WASHINGTON -- The Georgetown University law student who one week ago wasn't permitted to speak at a Congressional hearing on whether President Obama's birth control mandate violates religious liberties spoke here Wednesday night at a gathering of the American Association of University Women. In an interview before the pro-choice panel event, Sandra Fluke lamented that the student voice has been largely absent from a national debate that has tempers flaring over whether Roman Catholic and other religious institutions should be required to cover contraception in their insurance policies, including student health plans. "I think that unfortunately, some folks assume that young people's reproductive health is less important or less of a priority than other adults'," said Fluke, who chose Georgetown despite its policy, she said, because she didn't want to forgo a quality education and the other values she shares with the university. "Students have been invisible in this." About 2,000 colleges offer student health plans, and estimates of how many students are enrolled in them range from 1.1 million to 4.5 million. (The health care overhaul's effect on such plans has been controversial for other reasons as well.)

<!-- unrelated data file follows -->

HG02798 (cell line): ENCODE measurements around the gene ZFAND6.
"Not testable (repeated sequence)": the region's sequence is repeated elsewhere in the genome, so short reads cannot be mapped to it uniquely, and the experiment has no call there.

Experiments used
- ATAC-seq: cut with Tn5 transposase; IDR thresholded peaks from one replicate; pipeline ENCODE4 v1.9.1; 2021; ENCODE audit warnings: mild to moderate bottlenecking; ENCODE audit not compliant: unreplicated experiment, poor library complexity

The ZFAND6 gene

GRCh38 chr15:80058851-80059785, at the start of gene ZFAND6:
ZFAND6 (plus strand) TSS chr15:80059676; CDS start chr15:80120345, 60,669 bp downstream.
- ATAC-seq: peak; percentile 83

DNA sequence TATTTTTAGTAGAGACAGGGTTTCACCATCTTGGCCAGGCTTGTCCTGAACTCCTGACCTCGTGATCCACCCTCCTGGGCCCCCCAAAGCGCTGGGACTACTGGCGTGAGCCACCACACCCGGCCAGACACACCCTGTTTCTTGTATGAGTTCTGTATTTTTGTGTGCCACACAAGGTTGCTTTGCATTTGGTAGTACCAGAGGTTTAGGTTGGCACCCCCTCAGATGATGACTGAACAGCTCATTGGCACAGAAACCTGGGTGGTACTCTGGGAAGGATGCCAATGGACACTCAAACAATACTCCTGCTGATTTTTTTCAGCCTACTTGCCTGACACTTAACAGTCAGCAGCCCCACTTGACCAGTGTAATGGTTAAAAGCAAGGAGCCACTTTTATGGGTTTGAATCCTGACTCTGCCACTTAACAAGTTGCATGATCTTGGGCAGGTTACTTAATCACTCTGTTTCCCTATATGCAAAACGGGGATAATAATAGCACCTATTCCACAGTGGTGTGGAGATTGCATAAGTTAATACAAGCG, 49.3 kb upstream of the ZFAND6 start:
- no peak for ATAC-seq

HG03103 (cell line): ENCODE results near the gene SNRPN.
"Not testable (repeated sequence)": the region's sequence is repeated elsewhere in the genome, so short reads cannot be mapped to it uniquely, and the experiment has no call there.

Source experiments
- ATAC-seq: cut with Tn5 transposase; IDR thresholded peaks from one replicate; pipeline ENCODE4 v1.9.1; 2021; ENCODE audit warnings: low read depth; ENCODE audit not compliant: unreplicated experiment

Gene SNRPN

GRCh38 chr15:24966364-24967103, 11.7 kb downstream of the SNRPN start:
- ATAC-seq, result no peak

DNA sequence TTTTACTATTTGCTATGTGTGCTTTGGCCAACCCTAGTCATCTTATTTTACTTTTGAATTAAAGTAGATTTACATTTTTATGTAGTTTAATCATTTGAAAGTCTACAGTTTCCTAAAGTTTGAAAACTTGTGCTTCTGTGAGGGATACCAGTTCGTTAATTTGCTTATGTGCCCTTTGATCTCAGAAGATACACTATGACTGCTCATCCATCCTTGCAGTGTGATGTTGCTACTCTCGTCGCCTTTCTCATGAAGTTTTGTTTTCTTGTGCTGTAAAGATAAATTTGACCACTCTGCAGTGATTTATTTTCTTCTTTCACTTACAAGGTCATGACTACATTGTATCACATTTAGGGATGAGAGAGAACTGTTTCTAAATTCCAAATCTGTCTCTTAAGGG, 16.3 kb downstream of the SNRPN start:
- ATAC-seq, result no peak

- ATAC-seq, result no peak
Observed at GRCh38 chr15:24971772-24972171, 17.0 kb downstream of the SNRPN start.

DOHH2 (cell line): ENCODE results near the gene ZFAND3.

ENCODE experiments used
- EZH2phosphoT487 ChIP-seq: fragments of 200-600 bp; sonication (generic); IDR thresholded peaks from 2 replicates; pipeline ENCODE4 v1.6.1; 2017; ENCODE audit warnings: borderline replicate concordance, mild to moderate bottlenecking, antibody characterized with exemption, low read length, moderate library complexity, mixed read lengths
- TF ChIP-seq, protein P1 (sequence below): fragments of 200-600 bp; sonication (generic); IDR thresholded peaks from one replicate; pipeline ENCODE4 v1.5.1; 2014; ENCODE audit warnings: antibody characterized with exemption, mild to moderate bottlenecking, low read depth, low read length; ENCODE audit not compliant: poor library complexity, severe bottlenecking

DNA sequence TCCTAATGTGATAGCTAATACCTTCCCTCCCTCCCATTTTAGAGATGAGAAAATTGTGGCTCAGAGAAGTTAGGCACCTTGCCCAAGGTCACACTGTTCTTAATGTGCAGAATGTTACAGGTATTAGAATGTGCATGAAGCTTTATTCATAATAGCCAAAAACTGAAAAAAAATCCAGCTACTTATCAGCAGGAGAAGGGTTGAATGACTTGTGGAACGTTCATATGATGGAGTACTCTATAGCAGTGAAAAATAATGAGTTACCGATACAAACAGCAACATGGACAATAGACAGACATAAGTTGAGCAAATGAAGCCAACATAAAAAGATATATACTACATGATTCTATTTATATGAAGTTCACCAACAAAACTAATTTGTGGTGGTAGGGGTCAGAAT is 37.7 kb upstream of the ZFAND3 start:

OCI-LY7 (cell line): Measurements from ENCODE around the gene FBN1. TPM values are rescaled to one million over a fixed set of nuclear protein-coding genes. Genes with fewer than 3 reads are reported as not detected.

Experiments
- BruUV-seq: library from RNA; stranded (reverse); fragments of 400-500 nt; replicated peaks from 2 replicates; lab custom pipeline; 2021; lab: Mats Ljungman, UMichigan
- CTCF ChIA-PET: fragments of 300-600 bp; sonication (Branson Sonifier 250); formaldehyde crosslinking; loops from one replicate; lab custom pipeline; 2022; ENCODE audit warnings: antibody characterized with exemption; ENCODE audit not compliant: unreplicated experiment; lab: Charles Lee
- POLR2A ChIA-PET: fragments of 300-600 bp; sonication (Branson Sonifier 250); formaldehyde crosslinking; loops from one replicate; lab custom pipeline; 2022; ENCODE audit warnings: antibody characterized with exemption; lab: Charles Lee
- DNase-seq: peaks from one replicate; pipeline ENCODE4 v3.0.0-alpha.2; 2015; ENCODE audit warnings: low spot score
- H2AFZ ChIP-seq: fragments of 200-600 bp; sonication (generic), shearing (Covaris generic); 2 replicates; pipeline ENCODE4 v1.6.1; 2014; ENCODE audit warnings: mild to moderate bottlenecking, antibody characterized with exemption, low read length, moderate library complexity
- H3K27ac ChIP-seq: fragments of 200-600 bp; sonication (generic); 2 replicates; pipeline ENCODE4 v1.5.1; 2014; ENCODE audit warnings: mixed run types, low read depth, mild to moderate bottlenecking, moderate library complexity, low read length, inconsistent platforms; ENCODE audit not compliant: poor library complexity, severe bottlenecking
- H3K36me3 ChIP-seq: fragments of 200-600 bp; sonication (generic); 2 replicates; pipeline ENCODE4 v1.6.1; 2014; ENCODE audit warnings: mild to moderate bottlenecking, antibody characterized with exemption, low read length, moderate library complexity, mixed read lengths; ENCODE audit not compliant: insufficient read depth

Students are also marginalized, Fluke said, because of their often precarious personal financial situations and a campus political structure that allows administrators to brush them off easily. "They know that each one of us is there for three years and they can outlast us," said Fluke, who has been lobbying her administration on this and other women's health coverage issues for as many years. "[Students] need to know that this kind of treatment on college campuses is not acceptable and they should come out fighting." Even though students are active on the issue on campuses across the country and are paying great attention to the dialogue at the federal level, she said, they're not yet organized enough to connect and advocate nationally. Panelists said students should write letters to editors and continue using social media to put pressure on legislators, particularly by posting their local representatives' contact information.